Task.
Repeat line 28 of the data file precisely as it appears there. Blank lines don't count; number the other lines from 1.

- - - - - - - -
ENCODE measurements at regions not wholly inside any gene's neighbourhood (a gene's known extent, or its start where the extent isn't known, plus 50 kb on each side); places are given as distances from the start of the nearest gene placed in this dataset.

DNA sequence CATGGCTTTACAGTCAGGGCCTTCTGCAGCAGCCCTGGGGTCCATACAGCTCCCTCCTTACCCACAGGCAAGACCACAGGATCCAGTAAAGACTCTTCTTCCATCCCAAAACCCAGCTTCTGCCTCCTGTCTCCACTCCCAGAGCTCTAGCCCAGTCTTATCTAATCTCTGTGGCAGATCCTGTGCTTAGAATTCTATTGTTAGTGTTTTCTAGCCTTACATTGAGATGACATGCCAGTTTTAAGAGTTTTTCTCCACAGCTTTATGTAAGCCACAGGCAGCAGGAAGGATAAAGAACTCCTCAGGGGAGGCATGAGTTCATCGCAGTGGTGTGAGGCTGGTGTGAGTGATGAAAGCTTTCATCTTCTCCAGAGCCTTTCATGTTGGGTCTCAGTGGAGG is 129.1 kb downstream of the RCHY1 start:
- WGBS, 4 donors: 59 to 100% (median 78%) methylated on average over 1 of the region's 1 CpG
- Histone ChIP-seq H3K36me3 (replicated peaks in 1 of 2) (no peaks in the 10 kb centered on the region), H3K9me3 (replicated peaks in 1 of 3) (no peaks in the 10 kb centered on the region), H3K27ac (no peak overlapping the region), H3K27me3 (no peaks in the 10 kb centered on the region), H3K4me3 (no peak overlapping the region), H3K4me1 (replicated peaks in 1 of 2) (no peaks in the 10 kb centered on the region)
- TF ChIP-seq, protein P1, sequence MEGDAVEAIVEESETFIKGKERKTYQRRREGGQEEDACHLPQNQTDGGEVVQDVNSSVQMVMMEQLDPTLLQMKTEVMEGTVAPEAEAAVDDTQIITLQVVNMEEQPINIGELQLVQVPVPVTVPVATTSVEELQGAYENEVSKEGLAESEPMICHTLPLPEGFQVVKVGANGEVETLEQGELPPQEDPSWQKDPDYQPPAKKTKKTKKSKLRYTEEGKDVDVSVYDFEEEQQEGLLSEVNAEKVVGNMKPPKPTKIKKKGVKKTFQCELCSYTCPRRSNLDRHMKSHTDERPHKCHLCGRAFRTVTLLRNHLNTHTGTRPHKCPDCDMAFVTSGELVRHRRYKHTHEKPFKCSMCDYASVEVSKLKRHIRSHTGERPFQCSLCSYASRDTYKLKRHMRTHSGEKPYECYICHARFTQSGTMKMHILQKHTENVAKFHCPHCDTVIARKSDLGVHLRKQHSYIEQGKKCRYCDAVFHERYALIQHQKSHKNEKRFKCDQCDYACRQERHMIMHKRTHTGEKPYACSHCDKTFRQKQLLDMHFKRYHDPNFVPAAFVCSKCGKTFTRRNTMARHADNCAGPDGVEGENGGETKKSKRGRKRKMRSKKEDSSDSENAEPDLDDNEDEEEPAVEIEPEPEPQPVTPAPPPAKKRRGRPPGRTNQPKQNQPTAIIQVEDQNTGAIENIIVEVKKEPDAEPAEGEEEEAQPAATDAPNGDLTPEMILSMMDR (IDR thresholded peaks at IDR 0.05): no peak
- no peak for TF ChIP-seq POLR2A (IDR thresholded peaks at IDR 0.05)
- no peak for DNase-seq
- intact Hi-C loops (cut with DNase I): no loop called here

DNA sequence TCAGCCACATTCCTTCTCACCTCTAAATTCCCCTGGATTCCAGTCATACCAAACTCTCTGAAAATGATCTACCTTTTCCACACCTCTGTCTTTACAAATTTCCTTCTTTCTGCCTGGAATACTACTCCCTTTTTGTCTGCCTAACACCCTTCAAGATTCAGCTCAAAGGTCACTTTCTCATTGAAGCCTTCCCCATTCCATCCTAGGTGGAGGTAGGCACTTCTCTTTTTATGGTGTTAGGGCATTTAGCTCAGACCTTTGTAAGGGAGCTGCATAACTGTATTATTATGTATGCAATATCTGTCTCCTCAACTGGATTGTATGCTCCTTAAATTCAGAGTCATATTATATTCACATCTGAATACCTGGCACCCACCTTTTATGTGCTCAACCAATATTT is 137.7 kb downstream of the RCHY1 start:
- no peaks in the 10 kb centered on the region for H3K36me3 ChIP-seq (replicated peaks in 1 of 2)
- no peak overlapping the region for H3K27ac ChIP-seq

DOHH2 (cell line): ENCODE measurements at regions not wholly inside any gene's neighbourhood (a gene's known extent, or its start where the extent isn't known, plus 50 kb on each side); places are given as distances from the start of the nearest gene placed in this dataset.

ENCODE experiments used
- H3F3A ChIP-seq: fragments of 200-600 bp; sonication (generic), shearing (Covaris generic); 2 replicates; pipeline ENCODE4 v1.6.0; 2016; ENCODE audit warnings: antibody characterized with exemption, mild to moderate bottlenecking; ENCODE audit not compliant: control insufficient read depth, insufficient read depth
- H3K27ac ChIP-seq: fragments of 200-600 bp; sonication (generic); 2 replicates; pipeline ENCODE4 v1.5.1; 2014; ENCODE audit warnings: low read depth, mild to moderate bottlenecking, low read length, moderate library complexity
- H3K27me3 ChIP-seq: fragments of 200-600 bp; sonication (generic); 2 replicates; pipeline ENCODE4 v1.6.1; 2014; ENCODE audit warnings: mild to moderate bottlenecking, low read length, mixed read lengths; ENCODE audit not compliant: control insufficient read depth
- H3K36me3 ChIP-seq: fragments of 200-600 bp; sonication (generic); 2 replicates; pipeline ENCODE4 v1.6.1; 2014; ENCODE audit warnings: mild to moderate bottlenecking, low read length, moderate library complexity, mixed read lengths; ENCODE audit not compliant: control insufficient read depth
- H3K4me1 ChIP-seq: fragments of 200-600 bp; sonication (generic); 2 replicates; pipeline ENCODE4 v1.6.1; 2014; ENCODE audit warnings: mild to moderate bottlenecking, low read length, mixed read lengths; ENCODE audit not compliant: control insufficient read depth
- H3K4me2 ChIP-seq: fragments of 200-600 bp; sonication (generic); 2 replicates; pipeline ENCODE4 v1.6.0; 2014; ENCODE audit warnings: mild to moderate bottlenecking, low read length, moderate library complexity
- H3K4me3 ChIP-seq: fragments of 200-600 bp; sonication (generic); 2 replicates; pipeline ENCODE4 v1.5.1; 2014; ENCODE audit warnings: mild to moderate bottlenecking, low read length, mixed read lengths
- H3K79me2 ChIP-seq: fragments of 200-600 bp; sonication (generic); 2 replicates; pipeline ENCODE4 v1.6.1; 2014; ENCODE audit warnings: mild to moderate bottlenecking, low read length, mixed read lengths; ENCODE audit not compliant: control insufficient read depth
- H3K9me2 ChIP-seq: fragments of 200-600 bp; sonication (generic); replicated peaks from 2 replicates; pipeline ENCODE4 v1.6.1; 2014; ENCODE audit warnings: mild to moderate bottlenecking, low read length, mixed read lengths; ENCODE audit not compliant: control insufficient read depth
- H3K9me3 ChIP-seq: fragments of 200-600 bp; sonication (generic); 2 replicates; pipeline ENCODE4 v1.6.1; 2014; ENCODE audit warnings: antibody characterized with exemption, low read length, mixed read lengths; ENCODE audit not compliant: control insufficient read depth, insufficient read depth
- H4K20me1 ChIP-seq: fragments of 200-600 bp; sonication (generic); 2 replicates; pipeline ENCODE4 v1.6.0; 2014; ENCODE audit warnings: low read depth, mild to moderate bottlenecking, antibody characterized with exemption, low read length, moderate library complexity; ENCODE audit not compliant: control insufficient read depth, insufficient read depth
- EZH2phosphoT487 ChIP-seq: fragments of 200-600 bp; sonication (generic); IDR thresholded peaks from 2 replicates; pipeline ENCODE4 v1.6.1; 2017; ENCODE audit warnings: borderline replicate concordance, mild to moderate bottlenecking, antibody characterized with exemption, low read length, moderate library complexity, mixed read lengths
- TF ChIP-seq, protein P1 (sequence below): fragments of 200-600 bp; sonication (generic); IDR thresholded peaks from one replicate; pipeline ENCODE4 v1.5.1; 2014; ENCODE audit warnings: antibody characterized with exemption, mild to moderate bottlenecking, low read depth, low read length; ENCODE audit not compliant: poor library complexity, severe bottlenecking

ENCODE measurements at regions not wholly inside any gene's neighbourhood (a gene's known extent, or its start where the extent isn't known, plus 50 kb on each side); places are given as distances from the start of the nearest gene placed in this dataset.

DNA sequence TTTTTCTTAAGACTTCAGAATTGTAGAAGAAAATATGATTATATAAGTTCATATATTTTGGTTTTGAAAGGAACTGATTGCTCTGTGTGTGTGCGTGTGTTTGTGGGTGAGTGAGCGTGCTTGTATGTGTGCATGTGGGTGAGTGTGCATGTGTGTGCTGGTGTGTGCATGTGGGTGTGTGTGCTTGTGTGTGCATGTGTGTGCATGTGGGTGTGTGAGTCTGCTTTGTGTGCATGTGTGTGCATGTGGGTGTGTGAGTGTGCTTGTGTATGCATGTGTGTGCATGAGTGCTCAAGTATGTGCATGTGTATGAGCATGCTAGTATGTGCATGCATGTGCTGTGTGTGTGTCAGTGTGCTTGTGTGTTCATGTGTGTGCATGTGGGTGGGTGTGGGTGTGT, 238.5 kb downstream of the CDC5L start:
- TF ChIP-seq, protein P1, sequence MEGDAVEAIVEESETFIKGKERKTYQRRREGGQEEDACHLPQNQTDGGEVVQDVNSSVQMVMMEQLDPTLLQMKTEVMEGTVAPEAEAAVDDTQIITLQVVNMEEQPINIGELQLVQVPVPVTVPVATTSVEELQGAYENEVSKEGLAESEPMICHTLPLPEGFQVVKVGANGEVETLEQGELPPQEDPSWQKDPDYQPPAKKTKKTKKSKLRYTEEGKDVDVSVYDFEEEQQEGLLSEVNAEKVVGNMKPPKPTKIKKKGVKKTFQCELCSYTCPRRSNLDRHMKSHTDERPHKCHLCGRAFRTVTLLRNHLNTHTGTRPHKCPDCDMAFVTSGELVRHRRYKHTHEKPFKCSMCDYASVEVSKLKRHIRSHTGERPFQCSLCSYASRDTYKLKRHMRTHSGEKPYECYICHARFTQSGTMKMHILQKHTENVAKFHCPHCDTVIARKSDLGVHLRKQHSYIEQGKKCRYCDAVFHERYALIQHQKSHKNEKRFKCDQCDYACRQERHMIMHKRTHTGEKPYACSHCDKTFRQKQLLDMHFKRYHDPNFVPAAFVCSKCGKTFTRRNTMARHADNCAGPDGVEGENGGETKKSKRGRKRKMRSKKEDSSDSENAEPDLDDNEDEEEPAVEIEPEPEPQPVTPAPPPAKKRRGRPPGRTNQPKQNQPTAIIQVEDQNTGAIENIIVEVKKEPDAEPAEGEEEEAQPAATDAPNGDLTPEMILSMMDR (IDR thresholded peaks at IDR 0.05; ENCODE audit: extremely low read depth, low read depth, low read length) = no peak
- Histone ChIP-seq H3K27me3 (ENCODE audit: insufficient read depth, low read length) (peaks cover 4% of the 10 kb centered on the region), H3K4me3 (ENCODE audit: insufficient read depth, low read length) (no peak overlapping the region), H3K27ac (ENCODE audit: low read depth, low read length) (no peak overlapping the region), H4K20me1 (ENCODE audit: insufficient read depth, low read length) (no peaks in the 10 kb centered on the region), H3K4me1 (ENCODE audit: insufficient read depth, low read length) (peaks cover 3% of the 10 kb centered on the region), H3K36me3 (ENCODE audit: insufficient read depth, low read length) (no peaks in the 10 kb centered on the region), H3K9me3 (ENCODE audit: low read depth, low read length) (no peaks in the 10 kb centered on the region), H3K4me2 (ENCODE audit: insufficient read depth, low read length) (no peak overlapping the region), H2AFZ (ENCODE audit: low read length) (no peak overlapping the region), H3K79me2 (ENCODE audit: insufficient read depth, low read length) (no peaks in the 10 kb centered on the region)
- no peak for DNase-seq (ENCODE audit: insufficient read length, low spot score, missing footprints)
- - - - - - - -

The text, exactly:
DNA sequence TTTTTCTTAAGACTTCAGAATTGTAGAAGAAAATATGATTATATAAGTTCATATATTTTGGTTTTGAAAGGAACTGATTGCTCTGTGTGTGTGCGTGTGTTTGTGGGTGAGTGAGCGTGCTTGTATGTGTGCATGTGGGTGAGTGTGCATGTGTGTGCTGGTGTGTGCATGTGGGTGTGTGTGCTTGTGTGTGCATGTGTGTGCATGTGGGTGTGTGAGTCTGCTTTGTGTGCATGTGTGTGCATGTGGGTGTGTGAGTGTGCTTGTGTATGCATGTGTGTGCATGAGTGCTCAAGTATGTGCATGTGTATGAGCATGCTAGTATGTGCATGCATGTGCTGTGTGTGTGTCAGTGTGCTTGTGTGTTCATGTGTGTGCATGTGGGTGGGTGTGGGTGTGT, 238.5 kb downstream of the CDC5L start: